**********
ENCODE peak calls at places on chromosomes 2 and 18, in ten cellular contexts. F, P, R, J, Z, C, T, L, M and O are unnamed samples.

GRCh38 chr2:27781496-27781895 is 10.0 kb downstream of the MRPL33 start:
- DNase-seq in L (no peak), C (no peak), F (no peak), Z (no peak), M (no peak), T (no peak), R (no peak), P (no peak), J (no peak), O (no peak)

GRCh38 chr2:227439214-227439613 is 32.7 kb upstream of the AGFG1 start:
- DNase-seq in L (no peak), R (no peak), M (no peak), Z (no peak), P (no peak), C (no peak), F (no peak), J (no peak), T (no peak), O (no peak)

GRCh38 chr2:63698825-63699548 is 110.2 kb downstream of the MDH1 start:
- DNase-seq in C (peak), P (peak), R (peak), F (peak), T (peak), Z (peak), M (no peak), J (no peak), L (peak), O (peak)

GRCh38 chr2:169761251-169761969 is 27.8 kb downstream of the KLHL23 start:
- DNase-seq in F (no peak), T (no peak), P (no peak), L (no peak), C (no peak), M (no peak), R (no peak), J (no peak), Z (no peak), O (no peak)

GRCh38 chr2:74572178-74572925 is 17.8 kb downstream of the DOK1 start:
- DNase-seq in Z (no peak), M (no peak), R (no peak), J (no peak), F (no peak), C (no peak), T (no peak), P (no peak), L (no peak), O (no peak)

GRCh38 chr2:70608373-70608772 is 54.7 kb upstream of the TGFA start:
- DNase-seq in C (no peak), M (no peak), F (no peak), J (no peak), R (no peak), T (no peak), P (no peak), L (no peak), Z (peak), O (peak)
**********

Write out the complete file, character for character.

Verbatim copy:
ENCODE peak calls at places on chromosomes 2 and 18, in ten cellular contexts. F, P, R, J, Z, C, T, L, M and O are unnamed samples.

GRCh38 chr2:27781496-27781895 is 10.0 kb downstream of the MRPL33 start:
- DNase-seq in L (no peak), C (no peak), F (no peak), Z (no peak), M (no peak), T (no peak), R (no peak), P (no peak), J (no peak), O (no peak)

GRCh38 chr2:227439214-227439613 is 32.7 kb upstream of the AGFG1 start:
- DNase-seq in L (no peak), R (no peak), M (no peak), Z (no peak), P (no peak), C (no peak), F (no peak), J (no peak), T (no peak), O (no peak)

GRCh38 chr2:63698825-63699548 is 110.2 kb downstream of the MDH1 start:
- DNase-seq in C (peak), P (peak), R (peak), F (peak), T (peak), Z (peak), M (no peak), J (no peak), L (peak), O (peak)

GRCh38 chr2:169761251-169761969 is 27.8 kb downstream of the KLHL23 start:
- DNase-seq in F (no peak), T (no peak), P (no peak), L (no peak), C (no peak), M (no peak), R (no peak), J (no peak), Z (no peak), O (no peak)

GRCh38 chr2:74572178-74572925 is 17.8 kb downstream of the DOK1 start:
- DNase-seq in Z (no peak), M (no peak), R (no peak), J (no peak), F (no peak), C (no peak), T (no peak), P (no peak), L (no peak), O (no peak)

GRCh38 chr2:70608373-70608772 is 54.7 kb upstream of the TGFA start:
- DNase-seq in C (no peak), M (no peak), F (no peak), J (no peak), R (no peak), T (no peak), P (no peak), L (no peak), Z (peak), O (peak)